“If you can keep your wits about you while all others are losing theirs” – Rudyard Kipling
Uncertainty is an inevitable part of investing and financial markets. When our money, our retirement or (especially for an investment manager) our reputations are at stake, how do we keep a clear head? What does it really mean to “keep your emotions out of your investing”?
What makes a decision “emotional”?
Imagine this scenario. Earnings results are released for a company that you hold in your portfolio and the results are terrible. The stock is down 7% in after-hours trading and you have a knot in your stomach knowing that you will be losing money the next day. Every possible response you could have to this situation could be considered an emotional reaction. If you sell the next day, you are panicking. If you buy more when the stock moves lower, you might be trying to avoid regret over a previous bad decision and clinging to hope that the stock will reverse. If you do nothing, you may be practicing serious avoidance. Maybe you should get honest with yourself and stop living in a fantasy world.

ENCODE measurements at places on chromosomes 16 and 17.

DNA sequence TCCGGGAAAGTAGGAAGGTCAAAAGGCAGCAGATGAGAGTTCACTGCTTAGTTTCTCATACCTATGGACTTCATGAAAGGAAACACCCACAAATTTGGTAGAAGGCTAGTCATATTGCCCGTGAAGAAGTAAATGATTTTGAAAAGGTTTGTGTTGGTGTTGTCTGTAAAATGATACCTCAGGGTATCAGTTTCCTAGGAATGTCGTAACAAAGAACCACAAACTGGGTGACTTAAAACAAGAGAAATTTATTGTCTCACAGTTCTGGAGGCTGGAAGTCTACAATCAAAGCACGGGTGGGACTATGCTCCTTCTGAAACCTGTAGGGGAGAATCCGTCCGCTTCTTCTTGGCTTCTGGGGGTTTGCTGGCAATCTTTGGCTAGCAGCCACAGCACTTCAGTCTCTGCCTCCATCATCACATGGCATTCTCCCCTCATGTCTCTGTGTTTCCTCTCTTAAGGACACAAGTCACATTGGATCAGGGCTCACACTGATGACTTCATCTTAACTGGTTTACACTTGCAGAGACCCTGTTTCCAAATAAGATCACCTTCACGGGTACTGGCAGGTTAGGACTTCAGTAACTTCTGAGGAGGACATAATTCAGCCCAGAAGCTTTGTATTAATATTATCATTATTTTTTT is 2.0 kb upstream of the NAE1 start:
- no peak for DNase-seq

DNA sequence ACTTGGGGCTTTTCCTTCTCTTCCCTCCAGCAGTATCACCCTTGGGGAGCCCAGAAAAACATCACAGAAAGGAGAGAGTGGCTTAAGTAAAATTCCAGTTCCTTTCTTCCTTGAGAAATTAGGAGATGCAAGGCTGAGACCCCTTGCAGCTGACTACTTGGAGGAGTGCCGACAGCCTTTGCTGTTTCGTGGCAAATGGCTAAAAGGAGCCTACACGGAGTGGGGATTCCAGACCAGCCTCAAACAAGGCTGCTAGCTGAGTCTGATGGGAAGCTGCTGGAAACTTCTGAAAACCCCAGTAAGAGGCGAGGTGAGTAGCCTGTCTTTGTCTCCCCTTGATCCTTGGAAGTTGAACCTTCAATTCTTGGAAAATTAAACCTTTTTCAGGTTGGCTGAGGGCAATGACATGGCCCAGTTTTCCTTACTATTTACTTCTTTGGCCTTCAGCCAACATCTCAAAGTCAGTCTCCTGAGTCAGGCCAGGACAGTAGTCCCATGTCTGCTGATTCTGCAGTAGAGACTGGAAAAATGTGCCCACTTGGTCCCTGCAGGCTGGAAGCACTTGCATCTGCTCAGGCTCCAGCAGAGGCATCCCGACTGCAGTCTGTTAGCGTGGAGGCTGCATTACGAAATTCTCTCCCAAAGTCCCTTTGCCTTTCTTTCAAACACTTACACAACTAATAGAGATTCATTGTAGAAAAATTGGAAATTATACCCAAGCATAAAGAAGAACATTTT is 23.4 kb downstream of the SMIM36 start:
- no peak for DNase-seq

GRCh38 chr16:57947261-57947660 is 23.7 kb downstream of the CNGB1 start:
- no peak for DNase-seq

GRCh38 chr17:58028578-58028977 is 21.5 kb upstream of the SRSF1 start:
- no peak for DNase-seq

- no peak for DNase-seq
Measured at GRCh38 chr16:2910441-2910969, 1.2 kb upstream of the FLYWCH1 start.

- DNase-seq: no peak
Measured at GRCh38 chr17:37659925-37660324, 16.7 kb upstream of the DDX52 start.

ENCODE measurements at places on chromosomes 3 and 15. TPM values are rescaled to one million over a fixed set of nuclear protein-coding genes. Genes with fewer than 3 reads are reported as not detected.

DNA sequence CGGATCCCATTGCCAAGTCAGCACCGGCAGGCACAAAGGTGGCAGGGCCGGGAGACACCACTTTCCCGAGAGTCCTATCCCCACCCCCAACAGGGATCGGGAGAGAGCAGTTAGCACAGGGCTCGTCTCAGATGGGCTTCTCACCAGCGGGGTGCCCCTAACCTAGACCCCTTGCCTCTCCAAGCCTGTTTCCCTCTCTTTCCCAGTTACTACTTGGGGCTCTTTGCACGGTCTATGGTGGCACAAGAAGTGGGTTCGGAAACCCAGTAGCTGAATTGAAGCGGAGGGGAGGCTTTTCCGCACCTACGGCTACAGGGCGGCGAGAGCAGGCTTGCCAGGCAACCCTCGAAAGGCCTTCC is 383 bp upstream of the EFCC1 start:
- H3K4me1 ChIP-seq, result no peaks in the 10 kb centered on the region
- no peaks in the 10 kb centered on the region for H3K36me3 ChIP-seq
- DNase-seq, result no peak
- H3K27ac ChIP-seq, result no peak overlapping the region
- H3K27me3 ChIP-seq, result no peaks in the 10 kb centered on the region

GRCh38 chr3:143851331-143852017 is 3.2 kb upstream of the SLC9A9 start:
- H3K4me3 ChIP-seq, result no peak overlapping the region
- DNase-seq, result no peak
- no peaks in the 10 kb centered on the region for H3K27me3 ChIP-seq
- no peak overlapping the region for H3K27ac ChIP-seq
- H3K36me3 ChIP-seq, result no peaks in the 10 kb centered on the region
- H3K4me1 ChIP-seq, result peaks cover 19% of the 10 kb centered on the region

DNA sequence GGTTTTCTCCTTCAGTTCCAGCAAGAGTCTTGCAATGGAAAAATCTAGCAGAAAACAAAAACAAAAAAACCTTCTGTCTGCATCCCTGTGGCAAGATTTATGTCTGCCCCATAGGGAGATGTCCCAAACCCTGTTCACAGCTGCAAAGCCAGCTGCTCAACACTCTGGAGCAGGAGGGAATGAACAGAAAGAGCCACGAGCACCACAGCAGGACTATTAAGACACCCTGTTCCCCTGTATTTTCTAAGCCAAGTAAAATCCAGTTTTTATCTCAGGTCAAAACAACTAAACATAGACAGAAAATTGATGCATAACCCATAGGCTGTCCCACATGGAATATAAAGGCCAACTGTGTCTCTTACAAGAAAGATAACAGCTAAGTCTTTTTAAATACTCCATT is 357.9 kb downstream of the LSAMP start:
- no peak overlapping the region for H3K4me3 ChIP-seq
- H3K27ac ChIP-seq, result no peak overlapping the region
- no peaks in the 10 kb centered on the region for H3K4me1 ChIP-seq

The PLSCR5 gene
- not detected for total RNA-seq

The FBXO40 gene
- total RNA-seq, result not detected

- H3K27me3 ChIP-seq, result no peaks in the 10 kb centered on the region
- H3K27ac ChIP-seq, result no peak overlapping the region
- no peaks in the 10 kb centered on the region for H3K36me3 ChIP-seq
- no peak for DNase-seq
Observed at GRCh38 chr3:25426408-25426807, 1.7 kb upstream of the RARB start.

In reality, maybe you are doing some of these things or none of these things. However, rather than spending time trying to decipher whether an investing decision is emotional or not, I think there’s a better way.
Industries where you have special insight
If you are not (yet) an investment manager, some classic investing books recommend that you “buy what you know”—invest in an area where you might have particular insights that other investors might not. For example, it’s 2012, you work in retail and you see that Michael Kors handbags are so popular the store can’t keep them in stock. This might be a good starting point for an investment idea. But maybe your excitement is greater than the idea warrants because you “discovered” it. Is Michael Kors really worth consideration?